He sat down and peered into the pouch, looking down at the little beast, who stared back at him. The man continued his routine of sweet-talking the glider in the friendliest manner possible, only to be met with the creature’s blaringly hateful gaze. Even in his mind, the glider couldn’t find the words to express his disapproval of the situation. He simply emitted a piercing, hateful gaze directed squarely at the man. As they sat together, the man felt some pity for our creature. In his research earlier that morning, the man read how gliders prefer to be in pairs.

In a well-meaning attempt to stimulate the glider with some new sort of experience, the man fetched a small mirror and brought it over to the pouch, setting it up parallel to the opening in the belief that the sight of another glider – himself – could help alleviate his apparent loneliness. Our glider, who at that moment was curled into himself to avoid looking at the wretched man, turned his head to examine what was going on at the opening of his sack. At that moment, a sense of terror sharper than anything the beast had ever felt before struck him as he saw his own reflection.

‘This wretched man, so unbelievable, so duplicitous! He’s teased me with this life for so long, that when he finally decides to pull me out this world, he’s corrupted one of my own kind and sent it finish the job! This is his final insult! And what sort of creature is this before me? That rotten man must have tortured this beast to prepare it for its cruel task, as evidenced by its soiled coat, matted fur, and generally unruly appearance!’ As the glider braced with the expectation of being attacked, he saw the other glider in the mirror making the same preparation, which he assumed was yet another diversionary tactic, surely taught to him by the man.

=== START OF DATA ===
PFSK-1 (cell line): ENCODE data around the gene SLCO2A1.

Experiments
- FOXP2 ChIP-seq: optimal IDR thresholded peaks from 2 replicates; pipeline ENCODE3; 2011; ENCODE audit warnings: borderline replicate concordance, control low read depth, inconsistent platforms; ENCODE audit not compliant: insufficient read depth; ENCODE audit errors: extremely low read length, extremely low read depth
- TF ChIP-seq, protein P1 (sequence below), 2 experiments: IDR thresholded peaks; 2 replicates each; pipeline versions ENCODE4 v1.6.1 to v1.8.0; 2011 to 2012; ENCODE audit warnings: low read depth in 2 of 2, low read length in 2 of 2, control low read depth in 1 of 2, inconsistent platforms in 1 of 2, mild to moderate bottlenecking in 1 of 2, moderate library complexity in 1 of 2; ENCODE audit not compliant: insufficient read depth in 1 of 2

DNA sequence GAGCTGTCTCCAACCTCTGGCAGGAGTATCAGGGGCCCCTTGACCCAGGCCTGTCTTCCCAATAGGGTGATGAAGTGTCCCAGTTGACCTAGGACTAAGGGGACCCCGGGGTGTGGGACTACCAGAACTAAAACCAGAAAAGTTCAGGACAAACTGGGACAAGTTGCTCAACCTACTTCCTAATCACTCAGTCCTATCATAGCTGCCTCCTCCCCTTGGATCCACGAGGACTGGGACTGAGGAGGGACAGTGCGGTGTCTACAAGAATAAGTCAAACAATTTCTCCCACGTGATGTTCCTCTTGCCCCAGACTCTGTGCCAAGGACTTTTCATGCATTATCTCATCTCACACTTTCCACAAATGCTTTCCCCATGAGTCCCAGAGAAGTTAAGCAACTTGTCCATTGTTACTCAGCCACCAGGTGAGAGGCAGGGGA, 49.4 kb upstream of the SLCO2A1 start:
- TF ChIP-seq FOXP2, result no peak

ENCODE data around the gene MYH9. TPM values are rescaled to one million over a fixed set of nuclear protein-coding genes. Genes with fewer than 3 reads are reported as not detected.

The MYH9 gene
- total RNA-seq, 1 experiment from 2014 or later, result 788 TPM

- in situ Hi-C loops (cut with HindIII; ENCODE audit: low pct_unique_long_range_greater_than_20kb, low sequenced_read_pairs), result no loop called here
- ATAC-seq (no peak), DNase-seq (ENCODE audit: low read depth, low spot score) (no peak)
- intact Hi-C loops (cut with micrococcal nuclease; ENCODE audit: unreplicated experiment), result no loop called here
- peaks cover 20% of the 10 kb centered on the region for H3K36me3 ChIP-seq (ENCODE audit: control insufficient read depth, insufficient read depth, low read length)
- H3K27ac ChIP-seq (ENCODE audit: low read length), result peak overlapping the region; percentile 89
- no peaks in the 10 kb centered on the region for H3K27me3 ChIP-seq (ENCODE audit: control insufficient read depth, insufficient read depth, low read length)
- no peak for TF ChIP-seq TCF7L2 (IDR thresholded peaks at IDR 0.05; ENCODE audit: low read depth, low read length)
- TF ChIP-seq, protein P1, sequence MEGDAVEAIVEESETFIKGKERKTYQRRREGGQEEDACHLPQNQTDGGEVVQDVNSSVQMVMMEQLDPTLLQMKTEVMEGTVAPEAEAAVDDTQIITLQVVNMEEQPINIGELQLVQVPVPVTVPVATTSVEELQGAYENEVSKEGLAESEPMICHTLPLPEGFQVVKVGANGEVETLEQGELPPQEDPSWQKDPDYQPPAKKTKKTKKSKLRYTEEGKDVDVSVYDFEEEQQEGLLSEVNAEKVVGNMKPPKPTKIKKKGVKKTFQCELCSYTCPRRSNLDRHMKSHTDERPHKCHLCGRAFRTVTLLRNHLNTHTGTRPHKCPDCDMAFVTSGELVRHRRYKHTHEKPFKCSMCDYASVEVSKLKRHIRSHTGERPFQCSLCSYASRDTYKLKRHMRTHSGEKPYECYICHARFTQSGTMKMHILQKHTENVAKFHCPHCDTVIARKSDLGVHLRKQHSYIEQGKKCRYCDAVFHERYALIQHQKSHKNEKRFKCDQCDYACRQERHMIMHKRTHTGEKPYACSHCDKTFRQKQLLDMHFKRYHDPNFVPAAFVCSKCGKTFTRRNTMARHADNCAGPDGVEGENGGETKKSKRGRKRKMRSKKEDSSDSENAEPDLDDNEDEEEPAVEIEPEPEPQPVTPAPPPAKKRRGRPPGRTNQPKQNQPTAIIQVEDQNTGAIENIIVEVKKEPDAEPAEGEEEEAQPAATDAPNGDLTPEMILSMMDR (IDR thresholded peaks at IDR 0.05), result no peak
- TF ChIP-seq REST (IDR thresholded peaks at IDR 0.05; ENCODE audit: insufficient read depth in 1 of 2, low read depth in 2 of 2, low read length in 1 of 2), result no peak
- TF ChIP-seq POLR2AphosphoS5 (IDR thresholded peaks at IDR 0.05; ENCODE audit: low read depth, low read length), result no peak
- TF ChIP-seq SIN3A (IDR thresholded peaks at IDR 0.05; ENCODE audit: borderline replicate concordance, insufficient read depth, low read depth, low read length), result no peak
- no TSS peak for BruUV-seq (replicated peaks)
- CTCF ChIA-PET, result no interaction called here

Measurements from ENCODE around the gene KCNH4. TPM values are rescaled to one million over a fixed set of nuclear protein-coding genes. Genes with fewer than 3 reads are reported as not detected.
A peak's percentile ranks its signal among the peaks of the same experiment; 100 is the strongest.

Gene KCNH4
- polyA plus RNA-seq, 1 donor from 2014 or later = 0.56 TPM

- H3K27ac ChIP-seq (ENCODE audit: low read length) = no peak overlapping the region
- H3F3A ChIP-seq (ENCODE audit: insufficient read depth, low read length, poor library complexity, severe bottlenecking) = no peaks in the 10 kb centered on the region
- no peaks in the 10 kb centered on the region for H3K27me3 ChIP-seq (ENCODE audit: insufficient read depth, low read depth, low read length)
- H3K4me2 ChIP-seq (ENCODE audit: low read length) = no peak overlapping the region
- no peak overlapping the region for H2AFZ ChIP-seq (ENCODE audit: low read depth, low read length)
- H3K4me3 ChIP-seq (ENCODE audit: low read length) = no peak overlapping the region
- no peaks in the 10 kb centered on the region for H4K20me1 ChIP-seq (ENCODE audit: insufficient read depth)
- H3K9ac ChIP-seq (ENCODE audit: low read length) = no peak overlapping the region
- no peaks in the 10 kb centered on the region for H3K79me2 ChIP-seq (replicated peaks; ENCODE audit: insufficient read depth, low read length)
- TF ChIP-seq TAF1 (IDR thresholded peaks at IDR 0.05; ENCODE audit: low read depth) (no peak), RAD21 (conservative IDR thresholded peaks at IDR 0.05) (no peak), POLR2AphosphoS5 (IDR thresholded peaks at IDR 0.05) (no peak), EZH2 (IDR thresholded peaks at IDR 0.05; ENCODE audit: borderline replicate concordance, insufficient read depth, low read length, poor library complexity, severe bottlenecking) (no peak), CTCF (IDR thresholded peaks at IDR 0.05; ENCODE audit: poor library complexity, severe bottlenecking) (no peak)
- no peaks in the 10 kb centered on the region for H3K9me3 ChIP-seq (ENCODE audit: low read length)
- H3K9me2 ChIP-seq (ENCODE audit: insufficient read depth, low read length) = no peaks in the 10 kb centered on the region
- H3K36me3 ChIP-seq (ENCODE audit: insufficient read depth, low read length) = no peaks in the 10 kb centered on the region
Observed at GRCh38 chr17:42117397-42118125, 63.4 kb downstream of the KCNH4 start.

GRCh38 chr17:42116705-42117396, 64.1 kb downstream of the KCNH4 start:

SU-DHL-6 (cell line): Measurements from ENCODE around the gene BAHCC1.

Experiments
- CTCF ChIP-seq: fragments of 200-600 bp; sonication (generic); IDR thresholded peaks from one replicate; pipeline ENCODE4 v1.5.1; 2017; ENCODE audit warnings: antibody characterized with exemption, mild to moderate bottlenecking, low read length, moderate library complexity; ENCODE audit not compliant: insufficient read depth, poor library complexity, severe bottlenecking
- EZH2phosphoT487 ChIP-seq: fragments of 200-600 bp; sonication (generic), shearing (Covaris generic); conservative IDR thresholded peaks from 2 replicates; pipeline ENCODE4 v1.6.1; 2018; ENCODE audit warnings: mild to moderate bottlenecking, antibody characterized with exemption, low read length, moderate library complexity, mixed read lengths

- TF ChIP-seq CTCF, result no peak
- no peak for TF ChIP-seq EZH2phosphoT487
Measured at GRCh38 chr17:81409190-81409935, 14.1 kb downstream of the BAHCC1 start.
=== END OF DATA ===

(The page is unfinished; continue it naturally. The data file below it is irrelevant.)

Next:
Our glider was in such a panic that he evacuated his pouch, leaping out of it with a sharp squeaking ‘Eeep!’ just as the other glider in the mirror did so! As the unfortunate marsupial tumbled into mid-air and flew toward the ground, it was as if time slowed down. During his descent, he noticed that the flaps of loose furry skin that normally tucked into his belly had now opened up, catching the air inside them and allowing him to maneuver as he fell. It was at that moment when the glider, for the first time in his life, was struck by the source of his anxiety: the misfortune of his own freedom.

Our glider hit the ground with a clap, and in a panicked dash, scurried behind a monolithic and immobile piece of furniture. The man chased after him, but failed in his attempt to throw a hand towel over the glider to capture it. Our little beast was too quick, as it hurled itself into a tiny wedge. ‘To hell with this!’ the man said, utterly irritated with the creature he purchased. He marched off in frustration, leaving the glider to its own devices behind the piece of furniture.

The glider sat huddled in darkness, like a frail lamb hiding under the floorboards as a starving wolf walks over, expecting the other glider he saw in the mirror to follow his tracks and mount an attack. When the other glider came, our creature vowed that wouldn’t fight back. He intended to raise his head before his executioner so as to assist it in driving its fangs through his throat. Our glider waited and waited, and waited some more. He waited in vain, for the other glider never came.

Our distressed marsupial sat for hours in contemplation. ‘After careful thought, I have come to the conclusion that the beast I encountered earlier was none other than myself. Even if I knew that at the moment when my gaze met its own reflection, I would have still run away in disconcerted fright. That is because I am a pathetic creature. I look down at myself, and I see my testes hanging so liberally, but I know in my heart that I am effectively castrated.’ The burden of this realization weighed so very heavily on this dejected marsupial, as he sat and sat, reflecting on the circumstances in which he found himself.